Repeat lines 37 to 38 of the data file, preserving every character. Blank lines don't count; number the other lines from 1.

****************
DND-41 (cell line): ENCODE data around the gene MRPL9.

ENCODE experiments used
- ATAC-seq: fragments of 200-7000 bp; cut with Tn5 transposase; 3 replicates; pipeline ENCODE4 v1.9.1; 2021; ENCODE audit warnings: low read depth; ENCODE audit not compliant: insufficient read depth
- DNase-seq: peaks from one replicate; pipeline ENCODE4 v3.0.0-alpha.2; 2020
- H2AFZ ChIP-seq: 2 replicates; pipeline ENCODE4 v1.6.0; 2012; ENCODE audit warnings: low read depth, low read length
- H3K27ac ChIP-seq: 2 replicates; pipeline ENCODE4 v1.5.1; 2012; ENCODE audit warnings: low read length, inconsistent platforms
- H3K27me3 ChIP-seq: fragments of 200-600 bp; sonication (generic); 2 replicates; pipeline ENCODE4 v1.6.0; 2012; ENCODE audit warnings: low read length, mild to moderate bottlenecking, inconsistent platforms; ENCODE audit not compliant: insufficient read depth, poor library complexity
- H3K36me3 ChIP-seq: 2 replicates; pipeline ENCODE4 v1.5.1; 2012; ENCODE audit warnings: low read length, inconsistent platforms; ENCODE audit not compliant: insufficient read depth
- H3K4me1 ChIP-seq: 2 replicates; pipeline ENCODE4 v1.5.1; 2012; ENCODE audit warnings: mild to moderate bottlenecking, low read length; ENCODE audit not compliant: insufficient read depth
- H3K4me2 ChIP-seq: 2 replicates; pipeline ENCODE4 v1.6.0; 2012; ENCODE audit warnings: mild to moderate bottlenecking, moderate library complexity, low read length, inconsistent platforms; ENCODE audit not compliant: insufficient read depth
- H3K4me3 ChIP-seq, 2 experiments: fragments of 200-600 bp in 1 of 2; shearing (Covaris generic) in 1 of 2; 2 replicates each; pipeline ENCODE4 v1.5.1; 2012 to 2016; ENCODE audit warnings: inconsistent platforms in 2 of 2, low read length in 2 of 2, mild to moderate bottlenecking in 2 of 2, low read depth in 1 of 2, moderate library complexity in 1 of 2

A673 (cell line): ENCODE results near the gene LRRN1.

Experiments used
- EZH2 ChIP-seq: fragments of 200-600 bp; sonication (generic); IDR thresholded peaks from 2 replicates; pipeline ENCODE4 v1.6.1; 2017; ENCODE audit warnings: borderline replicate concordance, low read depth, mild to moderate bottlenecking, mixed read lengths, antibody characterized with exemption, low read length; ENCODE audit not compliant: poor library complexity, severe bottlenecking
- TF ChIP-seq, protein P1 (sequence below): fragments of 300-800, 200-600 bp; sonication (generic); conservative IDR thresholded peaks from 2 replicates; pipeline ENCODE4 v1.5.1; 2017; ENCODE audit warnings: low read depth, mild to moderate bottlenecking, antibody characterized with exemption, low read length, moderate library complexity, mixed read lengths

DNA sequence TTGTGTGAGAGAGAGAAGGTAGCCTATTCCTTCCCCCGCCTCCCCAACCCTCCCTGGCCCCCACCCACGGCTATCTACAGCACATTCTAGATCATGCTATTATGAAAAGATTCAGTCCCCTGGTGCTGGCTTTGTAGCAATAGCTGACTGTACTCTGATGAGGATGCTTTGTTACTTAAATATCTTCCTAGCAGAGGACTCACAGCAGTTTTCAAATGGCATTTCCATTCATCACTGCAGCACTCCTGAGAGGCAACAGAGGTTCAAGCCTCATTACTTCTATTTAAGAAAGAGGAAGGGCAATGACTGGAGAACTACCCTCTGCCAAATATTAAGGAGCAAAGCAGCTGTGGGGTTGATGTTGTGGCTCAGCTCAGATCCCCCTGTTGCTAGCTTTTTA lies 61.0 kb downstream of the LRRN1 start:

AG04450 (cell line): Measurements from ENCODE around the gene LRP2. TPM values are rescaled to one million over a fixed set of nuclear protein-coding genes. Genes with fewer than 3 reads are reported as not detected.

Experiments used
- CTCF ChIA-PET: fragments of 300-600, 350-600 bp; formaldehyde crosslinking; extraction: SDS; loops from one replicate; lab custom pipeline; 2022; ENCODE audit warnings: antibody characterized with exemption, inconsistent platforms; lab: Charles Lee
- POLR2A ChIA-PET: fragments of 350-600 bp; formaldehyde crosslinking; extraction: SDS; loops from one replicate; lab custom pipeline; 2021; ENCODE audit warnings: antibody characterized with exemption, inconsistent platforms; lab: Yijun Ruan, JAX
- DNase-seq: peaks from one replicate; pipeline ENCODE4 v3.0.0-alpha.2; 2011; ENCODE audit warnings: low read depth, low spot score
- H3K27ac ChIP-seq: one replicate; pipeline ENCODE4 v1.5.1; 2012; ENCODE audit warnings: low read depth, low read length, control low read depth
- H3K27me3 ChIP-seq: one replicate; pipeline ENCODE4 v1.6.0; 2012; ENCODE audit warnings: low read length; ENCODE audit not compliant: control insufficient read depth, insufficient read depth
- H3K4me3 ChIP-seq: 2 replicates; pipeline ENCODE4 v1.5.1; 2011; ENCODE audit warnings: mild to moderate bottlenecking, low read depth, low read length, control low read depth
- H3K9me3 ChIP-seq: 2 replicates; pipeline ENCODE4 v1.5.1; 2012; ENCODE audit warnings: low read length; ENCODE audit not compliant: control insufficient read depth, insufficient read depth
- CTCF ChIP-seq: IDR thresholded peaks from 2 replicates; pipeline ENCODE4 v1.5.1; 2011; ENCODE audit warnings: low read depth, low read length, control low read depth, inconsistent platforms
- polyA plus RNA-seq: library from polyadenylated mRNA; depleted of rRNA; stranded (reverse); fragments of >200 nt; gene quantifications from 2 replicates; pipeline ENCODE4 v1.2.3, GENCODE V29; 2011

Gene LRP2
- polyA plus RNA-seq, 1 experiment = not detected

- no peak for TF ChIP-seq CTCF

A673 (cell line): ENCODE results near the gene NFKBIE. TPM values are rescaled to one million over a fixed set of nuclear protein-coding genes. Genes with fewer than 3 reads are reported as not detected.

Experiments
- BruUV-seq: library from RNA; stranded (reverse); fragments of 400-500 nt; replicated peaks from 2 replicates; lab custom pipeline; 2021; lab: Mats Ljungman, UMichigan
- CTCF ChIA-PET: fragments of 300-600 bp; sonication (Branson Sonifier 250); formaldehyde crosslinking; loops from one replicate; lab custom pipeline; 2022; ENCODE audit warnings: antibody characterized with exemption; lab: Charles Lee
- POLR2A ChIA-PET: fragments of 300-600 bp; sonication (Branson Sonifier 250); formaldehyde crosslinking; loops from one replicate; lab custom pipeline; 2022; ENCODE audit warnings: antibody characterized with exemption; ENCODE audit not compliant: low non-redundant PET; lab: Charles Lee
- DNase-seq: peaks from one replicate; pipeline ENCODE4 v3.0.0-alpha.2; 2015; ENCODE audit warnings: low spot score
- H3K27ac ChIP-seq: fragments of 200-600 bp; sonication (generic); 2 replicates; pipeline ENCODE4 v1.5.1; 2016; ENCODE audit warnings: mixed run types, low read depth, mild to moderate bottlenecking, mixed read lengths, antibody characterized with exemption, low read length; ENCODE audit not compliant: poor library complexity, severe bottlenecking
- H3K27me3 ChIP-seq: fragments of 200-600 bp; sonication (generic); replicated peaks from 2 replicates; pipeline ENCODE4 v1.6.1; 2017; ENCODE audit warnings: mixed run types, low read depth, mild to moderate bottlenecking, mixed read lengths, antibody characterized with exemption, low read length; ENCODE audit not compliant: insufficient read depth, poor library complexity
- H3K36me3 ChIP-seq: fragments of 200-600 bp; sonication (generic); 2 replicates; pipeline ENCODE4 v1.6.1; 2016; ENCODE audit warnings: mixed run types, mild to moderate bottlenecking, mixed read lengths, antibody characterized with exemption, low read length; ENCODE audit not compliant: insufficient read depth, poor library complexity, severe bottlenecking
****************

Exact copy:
- H3K27ac ChIP-seq: fragments of 200-600 bp; sonication (generic); 2 replicates; pipeline ENCODE4 v1.5.1; 2016; ENCODE audit warnings: mixed run types, low read depth, mild to moderate bottlenecking, mixed read lengths, antibody characterized with exemption, low read length; ENCODE audit not compliant: poor library complexity, severe bottlenecking
- H3K27me3 ChIP-seq: fragments of 200-600 bp; sonication (generic); replicated peaks from 2 replicates; pipeline ENCODE4 v1.6.1; 2017; ENCODE audit warnings: mixed run types, low read depth, mild to moderate bottlenecking, mixed read lengths, antibody characterized with exemption, low read length; ENCODE audit not compliant: insufficient read depth, poor library complexity